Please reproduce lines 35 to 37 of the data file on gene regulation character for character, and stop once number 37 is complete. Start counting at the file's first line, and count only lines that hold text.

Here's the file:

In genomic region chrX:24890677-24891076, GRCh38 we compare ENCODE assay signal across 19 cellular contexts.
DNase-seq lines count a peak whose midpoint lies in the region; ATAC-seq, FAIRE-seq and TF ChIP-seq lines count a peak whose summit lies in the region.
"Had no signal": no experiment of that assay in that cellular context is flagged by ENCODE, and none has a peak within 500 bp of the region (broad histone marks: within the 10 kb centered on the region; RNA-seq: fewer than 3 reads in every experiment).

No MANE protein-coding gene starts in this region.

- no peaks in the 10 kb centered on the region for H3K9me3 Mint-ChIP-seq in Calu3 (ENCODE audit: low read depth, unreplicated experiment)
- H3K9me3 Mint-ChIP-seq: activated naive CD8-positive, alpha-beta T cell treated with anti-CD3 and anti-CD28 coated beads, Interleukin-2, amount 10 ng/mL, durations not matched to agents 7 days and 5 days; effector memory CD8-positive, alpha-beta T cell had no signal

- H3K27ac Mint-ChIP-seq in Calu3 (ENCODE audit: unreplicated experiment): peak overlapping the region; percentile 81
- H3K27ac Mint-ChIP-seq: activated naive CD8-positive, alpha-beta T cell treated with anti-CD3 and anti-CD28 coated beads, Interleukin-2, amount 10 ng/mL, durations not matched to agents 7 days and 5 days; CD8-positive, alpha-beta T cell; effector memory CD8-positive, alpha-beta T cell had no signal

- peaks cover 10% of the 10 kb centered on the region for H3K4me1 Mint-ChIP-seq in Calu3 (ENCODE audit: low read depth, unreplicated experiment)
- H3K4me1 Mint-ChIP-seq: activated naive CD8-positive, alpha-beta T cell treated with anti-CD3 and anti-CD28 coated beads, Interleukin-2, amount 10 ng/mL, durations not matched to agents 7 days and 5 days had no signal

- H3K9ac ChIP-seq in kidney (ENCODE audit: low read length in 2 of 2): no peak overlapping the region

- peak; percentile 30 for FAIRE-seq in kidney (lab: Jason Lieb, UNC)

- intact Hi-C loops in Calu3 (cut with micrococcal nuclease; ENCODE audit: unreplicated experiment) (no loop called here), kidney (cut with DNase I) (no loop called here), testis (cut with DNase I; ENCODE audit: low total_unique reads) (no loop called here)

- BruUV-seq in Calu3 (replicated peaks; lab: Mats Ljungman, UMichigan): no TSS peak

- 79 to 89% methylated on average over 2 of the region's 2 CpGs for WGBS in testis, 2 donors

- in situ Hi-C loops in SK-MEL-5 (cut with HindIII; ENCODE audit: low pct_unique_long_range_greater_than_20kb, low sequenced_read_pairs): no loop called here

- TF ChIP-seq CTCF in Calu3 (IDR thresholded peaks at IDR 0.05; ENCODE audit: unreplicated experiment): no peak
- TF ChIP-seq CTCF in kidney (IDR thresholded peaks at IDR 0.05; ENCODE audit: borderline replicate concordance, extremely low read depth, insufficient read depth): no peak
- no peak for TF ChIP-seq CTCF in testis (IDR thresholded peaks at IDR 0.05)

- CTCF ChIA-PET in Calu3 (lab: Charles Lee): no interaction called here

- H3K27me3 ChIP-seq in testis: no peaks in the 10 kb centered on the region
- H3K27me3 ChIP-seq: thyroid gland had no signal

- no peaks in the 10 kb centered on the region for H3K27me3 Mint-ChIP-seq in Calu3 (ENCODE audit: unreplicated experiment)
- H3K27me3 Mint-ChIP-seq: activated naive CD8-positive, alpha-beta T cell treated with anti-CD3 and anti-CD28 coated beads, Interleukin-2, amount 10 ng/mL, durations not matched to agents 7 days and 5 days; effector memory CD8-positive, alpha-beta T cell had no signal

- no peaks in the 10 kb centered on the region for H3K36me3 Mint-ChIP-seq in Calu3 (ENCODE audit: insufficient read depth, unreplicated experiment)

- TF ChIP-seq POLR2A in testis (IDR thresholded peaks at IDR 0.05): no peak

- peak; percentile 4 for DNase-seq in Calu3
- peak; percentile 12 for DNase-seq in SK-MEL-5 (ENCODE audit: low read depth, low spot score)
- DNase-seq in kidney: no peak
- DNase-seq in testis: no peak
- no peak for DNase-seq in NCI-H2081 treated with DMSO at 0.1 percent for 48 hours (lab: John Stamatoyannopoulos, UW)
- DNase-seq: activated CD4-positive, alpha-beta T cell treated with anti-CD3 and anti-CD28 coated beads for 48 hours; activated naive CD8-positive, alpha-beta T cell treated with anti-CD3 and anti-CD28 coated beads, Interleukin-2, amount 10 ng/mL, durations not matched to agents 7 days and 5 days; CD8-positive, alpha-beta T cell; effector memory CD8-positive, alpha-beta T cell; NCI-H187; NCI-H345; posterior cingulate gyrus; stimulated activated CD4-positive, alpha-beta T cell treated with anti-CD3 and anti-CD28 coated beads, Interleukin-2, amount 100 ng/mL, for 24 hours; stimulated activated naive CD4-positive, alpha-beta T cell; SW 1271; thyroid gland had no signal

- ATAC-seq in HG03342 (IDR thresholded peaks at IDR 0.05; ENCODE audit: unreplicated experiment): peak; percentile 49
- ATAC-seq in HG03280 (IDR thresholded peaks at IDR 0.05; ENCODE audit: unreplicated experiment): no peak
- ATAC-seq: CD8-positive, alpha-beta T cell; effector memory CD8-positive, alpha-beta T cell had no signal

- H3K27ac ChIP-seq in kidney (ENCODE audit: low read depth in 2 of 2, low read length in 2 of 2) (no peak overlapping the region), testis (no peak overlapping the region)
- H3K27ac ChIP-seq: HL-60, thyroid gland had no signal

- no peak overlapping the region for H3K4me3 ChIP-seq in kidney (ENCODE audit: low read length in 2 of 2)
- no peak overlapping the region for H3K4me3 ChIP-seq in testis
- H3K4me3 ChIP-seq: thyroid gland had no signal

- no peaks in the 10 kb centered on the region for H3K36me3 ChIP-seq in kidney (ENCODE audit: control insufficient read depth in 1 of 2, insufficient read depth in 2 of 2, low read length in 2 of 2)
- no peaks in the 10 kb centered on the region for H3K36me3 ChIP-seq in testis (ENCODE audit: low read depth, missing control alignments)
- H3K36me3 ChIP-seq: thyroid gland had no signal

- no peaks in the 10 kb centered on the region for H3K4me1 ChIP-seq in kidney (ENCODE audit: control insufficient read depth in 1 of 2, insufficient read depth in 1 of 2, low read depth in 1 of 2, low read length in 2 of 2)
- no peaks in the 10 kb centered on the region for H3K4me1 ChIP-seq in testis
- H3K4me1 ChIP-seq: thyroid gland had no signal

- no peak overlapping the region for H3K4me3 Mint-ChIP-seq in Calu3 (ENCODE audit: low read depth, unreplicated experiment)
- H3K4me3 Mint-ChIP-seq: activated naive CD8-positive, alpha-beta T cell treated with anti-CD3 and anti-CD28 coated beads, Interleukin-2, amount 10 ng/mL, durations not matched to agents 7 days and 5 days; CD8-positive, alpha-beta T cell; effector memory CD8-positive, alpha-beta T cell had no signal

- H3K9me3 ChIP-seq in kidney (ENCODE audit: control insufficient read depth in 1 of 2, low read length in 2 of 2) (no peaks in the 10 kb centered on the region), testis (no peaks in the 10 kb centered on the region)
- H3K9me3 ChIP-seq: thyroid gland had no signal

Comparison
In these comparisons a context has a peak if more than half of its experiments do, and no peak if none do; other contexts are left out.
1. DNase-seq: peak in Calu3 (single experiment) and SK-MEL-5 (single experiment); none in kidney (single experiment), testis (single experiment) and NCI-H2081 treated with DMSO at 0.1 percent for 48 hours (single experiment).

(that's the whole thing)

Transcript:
- ATAC-seq: CD8-positive, alpha-beta T cell; effector memory CD8-positive, alpha-beta T cell had no signal

- H3K27ac ChIP-seq in kidney (ENCODE audit: low read depth in 2 of 2, low read length in 2 of 2) (no peak overlapping the region), testis (no peak overlapping the region)
- H3K27ac ChIP-seq: HL-60, thyroid gland had no signal